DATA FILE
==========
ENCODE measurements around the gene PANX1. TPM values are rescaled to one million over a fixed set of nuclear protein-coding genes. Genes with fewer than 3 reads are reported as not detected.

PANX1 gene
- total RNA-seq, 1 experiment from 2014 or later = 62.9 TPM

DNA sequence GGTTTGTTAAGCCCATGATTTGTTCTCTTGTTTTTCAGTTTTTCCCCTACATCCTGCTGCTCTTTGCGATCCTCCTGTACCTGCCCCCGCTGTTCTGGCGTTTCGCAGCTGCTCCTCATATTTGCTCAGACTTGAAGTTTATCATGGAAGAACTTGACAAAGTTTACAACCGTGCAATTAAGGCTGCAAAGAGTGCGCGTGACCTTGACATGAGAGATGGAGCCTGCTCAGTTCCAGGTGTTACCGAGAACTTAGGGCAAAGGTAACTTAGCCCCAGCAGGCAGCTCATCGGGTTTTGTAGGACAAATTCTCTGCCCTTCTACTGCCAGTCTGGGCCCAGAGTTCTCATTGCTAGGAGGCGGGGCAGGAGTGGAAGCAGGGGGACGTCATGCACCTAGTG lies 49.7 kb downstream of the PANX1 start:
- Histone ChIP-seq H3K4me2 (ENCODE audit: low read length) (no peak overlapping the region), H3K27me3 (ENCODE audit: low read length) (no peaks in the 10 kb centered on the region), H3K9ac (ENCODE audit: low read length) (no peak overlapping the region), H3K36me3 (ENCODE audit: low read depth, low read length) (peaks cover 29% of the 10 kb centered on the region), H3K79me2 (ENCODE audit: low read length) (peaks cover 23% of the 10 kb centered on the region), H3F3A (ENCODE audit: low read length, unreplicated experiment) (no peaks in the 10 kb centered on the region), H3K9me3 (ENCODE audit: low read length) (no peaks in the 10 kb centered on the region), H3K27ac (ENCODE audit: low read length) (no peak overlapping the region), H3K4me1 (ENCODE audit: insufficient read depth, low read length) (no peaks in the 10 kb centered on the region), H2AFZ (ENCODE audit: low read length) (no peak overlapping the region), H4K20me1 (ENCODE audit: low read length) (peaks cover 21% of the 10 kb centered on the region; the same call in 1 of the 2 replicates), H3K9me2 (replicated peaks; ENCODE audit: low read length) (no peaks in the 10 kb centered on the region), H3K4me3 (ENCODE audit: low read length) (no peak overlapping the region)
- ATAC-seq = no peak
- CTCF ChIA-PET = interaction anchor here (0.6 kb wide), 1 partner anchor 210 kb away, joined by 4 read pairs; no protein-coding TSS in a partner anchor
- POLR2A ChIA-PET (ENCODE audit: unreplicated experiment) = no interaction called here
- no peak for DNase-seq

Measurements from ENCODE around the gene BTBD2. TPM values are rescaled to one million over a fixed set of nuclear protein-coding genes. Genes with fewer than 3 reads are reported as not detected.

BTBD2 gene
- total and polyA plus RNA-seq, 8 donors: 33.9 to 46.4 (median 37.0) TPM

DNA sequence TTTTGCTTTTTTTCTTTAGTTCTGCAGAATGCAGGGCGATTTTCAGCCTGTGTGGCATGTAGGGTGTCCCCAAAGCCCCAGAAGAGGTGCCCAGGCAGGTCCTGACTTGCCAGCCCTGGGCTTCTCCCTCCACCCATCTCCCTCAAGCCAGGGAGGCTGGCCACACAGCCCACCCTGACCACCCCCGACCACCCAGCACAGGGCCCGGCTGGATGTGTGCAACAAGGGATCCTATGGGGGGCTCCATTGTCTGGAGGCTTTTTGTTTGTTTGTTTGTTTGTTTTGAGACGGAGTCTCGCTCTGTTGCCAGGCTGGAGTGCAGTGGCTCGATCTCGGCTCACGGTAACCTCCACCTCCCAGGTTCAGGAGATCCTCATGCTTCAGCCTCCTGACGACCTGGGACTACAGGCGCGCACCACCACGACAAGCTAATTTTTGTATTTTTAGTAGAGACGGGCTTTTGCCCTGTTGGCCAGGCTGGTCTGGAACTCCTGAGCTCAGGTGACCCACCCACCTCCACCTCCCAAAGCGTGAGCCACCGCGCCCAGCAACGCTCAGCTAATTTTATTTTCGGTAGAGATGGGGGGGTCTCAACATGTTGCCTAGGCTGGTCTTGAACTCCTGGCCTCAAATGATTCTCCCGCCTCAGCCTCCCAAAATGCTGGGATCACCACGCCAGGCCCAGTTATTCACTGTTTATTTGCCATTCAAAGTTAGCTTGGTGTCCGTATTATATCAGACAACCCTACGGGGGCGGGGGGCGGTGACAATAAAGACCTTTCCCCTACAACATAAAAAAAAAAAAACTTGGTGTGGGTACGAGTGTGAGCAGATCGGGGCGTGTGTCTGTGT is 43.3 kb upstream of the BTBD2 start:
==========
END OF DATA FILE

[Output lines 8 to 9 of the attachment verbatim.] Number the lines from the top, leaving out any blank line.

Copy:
- POLR2A ChIA-PET (ENCODE audit: unreplicated experiment) = no interaction called here
- no peak for DNase-seq